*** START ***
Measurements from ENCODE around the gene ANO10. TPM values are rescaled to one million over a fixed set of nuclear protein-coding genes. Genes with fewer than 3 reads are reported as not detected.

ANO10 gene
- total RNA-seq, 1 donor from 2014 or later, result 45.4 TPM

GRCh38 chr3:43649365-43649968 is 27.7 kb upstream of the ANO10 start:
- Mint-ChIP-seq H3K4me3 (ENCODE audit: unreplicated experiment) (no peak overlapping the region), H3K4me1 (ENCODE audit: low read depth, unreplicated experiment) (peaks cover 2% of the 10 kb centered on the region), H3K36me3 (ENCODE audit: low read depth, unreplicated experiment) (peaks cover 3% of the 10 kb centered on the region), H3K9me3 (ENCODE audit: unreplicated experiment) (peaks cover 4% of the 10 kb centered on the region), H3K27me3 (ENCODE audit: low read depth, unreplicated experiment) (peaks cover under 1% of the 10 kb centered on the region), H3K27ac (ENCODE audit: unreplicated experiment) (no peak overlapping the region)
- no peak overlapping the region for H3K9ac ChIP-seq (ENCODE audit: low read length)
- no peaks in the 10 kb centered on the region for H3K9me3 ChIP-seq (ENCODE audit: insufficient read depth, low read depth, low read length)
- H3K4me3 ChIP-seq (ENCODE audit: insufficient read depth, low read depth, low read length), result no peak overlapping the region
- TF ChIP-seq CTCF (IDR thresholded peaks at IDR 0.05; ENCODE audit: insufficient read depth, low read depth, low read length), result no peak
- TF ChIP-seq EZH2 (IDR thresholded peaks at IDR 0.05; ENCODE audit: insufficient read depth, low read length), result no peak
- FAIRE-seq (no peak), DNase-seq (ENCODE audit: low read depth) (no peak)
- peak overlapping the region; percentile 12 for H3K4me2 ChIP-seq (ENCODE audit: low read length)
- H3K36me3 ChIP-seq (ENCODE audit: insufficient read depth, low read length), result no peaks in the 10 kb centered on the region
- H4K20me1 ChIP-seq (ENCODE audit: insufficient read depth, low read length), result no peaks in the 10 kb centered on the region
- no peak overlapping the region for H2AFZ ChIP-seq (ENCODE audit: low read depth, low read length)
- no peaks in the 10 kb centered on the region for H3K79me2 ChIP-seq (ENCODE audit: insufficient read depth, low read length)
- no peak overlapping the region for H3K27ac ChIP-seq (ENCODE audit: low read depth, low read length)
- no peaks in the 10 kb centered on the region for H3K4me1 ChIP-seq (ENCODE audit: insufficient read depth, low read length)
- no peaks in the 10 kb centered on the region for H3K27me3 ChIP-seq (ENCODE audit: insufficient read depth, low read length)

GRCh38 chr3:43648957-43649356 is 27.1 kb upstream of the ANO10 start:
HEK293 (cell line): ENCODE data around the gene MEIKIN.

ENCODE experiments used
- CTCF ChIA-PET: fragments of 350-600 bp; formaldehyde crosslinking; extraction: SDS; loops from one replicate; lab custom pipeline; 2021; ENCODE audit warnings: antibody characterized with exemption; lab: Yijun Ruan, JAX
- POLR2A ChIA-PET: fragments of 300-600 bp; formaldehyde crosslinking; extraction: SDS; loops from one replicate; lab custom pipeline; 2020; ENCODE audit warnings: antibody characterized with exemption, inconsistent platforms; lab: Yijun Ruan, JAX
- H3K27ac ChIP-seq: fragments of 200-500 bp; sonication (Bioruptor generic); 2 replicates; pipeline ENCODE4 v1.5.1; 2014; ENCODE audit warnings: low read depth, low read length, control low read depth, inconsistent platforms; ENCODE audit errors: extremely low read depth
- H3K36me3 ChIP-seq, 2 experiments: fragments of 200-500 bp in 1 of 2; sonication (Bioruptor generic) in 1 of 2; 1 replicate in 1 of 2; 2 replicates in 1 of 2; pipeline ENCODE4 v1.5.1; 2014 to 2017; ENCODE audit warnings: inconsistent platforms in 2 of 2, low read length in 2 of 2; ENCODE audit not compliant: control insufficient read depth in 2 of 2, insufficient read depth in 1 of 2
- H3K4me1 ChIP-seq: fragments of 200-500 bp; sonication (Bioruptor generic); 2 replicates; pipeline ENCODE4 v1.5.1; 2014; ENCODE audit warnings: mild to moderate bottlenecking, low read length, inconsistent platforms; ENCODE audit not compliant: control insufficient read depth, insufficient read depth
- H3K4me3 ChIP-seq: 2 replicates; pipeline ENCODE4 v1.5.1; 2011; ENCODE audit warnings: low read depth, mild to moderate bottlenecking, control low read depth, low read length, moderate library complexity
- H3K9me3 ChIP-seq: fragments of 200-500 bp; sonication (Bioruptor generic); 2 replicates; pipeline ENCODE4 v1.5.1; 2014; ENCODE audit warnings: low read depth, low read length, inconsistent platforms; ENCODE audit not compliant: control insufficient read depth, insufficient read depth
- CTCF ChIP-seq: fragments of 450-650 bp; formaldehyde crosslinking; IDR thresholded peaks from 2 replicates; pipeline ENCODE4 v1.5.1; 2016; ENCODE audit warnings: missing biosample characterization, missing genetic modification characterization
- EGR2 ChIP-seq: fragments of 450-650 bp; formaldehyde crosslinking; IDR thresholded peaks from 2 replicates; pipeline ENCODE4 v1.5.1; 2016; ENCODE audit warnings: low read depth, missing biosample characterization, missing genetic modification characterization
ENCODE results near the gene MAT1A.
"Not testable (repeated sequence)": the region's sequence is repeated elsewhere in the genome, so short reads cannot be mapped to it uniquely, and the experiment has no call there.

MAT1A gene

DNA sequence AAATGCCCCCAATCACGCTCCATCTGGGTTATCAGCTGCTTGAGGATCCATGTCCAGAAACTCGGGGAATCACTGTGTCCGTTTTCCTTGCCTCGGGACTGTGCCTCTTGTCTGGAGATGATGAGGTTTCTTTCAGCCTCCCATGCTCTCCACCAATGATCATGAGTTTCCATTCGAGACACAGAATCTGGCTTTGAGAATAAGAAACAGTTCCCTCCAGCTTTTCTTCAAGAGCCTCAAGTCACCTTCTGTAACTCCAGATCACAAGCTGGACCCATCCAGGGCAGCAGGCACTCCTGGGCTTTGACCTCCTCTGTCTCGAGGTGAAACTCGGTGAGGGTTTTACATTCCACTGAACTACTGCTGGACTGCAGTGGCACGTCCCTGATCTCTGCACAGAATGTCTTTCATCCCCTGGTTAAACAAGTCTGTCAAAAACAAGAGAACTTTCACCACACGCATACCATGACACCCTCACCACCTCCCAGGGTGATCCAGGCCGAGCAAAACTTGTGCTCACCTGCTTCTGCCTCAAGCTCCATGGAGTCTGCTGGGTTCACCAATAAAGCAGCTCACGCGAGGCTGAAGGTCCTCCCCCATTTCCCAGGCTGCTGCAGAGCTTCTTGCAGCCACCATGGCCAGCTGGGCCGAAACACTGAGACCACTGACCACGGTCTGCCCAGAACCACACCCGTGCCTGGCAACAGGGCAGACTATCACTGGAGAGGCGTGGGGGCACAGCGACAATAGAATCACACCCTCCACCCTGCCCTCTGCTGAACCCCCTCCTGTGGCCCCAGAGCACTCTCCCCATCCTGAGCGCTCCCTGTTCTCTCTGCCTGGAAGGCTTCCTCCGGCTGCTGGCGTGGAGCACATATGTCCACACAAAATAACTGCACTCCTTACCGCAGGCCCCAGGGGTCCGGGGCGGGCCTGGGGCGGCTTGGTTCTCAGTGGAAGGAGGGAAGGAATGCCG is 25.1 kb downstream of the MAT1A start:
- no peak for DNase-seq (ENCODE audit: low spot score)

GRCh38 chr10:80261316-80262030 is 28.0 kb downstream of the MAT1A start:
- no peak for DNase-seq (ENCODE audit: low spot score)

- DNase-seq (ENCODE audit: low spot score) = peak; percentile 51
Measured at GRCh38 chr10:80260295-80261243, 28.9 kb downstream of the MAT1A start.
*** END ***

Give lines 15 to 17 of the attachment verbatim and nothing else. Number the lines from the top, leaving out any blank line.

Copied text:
- no peak overlapping the region for H2AFZ ChIP-seq (ENCODE audit: low read depth, low read length)
- no peaks in the 10 kb centered on the region for H3K79me2 ChIP-seq (ENCODE audit: insufficient read depth, low read length)
- no peak overlapping the region for H3K27ac ChIP-seq (ENCODE audit: low read depth, low read length)